3. It discussed a diary entry the young Ralph wrote shortly after he’d fled from the Nazis to Britain.
As for the country that gave him and his family protection, the 17-year-old wrote in his diary: ‘The Englishman is a rabid nationalist. They are perhaps the most nationalist people in the world … you sometimes want them almost to lose [the war] to show them how things are. They have the greatest contempt for the continent … To lose their empire would be the worst possible humiliation’.
“This adolescent distaste for the British character certainly didn’t stop him availing himself of the fine education that was on offer in this country, or spending the rest of his life here.
Miliband was furious. There were angry exchanges over the weekend between Labour communications chiefs and executives in the newspaper. Then he took to Twitter:
The Daily Mail has agreed to publish a reply by me on Tuesday to their piece about my father headlined “Man Who Hated Britain”. (1/2)
My dad loved Britain, he served in the Royal Navy and I am not prepared to allow his good name to be denigrated in this way. (2/2)
7. His piece is published in today’s paper. In it he says:
I loved [my dad] and he loved Britain. And there is no credible argument in the article or evidence from his life which can remotely justify the lurid headline and its accompanying claim that it would “disturb everyone who loves this country”.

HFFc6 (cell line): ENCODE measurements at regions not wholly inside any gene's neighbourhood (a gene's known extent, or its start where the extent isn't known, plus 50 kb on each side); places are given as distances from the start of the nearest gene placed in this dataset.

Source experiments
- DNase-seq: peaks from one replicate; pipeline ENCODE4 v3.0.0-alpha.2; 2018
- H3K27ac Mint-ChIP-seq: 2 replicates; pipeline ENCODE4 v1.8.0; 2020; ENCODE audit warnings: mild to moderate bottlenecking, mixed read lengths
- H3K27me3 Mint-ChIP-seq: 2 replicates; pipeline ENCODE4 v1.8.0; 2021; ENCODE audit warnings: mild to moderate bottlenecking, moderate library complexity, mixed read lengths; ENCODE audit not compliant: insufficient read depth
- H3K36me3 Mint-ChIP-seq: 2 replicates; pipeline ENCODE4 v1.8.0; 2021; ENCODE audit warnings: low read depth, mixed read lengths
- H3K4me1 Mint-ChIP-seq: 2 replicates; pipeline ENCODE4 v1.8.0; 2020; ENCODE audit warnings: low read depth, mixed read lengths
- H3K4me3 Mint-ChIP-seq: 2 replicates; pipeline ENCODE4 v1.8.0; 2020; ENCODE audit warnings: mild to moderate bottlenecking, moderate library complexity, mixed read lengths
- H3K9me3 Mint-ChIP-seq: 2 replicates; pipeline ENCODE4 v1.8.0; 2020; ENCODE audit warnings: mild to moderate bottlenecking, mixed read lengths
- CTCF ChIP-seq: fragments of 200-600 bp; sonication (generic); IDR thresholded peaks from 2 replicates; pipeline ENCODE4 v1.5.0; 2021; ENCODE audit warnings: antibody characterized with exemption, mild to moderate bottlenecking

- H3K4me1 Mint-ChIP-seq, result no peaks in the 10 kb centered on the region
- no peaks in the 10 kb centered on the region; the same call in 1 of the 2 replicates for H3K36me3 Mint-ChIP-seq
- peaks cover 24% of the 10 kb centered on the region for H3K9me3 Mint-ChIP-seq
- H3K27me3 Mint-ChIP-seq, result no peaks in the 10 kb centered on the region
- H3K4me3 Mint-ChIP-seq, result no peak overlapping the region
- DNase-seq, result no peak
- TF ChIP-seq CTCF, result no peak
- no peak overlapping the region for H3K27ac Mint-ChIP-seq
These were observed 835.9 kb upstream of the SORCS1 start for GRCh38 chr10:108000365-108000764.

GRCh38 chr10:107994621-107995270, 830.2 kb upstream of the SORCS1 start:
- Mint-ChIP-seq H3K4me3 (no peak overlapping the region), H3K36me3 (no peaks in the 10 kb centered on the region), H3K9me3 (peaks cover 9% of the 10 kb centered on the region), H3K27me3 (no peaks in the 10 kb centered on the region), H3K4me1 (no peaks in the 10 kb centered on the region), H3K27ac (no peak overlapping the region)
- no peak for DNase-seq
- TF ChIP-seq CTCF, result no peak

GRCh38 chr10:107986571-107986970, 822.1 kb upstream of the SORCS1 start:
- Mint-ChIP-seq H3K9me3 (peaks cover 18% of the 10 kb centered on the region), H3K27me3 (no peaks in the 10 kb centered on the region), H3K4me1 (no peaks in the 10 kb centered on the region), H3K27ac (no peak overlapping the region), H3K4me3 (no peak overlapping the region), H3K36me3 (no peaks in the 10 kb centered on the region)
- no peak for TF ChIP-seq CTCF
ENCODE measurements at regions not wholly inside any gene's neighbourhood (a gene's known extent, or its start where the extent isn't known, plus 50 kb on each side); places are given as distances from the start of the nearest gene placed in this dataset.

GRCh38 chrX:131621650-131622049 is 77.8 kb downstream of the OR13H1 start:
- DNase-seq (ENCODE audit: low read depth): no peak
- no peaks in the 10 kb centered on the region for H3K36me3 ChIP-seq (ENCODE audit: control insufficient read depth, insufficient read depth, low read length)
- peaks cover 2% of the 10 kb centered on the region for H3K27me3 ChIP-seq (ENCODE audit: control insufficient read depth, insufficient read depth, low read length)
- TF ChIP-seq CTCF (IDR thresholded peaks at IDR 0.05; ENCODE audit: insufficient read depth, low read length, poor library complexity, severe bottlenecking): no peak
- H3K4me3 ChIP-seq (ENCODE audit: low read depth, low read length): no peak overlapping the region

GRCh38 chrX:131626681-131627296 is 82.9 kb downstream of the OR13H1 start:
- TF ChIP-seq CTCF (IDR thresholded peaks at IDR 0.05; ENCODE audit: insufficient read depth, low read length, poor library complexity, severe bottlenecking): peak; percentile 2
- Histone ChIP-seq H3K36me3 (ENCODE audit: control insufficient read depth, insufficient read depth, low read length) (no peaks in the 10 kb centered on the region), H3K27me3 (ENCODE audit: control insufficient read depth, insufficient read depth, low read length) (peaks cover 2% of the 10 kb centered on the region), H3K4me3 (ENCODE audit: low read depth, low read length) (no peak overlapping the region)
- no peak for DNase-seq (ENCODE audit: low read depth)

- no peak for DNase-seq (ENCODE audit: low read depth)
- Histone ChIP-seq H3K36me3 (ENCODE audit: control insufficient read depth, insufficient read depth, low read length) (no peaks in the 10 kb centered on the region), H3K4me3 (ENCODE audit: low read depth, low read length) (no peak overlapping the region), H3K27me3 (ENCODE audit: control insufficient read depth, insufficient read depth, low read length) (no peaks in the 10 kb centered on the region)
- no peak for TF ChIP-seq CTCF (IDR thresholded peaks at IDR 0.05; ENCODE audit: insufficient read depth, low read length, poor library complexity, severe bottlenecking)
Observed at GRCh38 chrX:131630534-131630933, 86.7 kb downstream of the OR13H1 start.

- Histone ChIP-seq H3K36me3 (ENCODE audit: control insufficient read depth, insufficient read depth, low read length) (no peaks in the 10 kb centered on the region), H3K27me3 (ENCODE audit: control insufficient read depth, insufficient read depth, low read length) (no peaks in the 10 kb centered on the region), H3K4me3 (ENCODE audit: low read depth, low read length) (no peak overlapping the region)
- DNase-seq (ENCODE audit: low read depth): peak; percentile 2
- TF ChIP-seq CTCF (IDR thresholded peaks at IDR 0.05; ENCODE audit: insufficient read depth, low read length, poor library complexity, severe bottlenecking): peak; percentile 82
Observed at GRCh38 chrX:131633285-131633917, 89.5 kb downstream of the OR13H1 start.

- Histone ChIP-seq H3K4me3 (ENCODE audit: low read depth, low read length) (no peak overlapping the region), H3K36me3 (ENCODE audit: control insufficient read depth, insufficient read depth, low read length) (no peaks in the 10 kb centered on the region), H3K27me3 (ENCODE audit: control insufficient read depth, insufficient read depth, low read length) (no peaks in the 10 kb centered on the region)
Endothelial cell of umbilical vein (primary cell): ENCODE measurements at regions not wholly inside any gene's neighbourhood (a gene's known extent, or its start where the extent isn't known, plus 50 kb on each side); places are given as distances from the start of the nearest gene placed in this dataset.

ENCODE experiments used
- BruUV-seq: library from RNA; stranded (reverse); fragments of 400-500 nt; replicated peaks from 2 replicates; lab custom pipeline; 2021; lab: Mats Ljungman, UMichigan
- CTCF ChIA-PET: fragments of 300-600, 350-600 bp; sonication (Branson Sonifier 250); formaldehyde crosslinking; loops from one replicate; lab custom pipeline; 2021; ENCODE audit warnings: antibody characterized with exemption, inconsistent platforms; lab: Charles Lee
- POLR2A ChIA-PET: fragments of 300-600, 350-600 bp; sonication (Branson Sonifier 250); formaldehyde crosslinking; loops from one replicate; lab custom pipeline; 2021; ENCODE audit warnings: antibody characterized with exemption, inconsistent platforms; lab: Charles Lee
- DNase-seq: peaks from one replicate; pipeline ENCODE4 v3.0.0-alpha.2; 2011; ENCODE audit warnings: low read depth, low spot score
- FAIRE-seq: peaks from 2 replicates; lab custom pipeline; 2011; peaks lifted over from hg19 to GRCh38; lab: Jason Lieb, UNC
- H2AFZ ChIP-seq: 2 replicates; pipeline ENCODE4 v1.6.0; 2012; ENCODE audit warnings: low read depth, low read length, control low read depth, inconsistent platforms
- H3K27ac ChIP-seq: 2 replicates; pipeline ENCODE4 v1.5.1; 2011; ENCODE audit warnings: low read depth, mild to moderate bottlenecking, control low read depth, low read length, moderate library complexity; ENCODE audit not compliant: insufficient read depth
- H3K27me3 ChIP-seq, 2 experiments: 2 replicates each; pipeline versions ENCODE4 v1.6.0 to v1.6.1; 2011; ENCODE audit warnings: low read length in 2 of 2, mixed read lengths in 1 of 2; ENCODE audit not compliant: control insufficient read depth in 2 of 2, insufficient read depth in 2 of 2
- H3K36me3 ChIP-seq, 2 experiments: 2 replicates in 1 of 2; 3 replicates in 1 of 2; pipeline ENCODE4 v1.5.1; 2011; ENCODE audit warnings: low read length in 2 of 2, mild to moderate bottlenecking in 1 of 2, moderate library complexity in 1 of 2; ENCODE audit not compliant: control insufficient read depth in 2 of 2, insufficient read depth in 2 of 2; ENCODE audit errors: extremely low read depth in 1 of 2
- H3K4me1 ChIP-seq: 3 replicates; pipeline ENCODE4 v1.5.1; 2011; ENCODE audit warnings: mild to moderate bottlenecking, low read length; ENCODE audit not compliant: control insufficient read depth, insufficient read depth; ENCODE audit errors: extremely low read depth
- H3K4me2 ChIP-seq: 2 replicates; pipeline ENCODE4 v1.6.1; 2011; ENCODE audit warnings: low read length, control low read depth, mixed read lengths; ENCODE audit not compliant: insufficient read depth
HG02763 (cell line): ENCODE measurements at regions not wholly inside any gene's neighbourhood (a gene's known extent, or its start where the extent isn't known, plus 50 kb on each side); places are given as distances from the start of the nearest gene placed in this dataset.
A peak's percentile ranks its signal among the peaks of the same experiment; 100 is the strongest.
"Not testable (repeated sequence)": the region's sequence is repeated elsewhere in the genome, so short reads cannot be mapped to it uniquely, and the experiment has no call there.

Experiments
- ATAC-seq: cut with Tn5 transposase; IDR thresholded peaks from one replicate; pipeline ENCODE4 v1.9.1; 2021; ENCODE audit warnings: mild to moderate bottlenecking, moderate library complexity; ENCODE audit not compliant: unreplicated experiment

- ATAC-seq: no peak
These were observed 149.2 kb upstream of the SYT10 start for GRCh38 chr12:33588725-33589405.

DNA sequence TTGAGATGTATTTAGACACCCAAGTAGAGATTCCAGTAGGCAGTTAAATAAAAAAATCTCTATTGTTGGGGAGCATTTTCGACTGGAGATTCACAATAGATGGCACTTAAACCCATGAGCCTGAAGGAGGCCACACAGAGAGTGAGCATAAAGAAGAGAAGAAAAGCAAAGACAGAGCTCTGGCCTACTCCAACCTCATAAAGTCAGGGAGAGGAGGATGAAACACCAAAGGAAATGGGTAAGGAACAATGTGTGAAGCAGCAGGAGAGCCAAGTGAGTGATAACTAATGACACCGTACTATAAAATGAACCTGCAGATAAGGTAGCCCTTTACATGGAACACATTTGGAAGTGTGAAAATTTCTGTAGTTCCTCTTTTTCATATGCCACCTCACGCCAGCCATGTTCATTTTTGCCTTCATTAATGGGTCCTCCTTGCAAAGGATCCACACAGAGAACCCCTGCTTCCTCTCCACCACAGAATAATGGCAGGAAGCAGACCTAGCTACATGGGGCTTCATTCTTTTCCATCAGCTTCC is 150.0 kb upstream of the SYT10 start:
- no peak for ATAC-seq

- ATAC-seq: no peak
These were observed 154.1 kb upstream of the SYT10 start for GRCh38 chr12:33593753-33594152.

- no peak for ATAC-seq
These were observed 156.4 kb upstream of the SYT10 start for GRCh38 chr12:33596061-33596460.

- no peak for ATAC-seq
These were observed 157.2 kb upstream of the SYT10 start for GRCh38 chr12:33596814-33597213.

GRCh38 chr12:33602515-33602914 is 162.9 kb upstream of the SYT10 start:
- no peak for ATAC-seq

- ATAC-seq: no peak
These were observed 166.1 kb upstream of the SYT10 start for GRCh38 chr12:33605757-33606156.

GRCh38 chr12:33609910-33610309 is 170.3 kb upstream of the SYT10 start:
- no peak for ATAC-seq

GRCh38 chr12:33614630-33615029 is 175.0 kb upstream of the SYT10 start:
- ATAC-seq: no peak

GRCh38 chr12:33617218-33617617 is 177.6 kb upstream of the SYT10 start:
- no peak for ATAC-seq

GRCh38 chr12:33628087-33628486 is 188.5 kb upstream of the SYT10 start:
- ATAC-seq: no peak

Saturday’s article referred to a single diary entry by my father, written as a 17 year old, describing the suspicion he found of the Continent and the French when he arrived here. To ignore his service and work in Britain and build an entire case about him hating our country on an adolescent diary entry is, of course, absurd.
You can read the whole article here.
9. But the article’s published next to this leader…
11. Among other things, the leader says:
What is blindingly clear from everything [Ralph Miliband] wrote throughout his life is that he had nothing but hatred for the values, traditions and institutions — including our great schools, the Church, the Army and even the Sunday papers — that made Britain the safe and free nation in which he and his family flourished.
The constitutional monarchy, the bicameral legislature, property rights, common law . . . even ‘respectability’ and ‘good taste’ — all were anathema to this lifelong, unreconstructed Marxist who craved a workers’ revolution.
The Mail has also republished the original piece on Ralph Miliband. But if we’re talking about an “evil legacy”, there are a few other articles that could be revisited at this point.
15. And this one, published after the death of Margaret Thatcher…
You can read that article here, but one section in particular sticks out:
…it was a tradition for us to look for the best in a person who had recently died, whether in obituaries, eulogies or our own personal reflections. No longer, it would appear.
Those who have carelessly trashed Margaret Thatcher’s reputation over the past few days have cast aside this convention. It is not just that they have no respect for the feelings of her family and her close friends. They have no respect for death. It is a pitiless, as well as a wholly secular, response.
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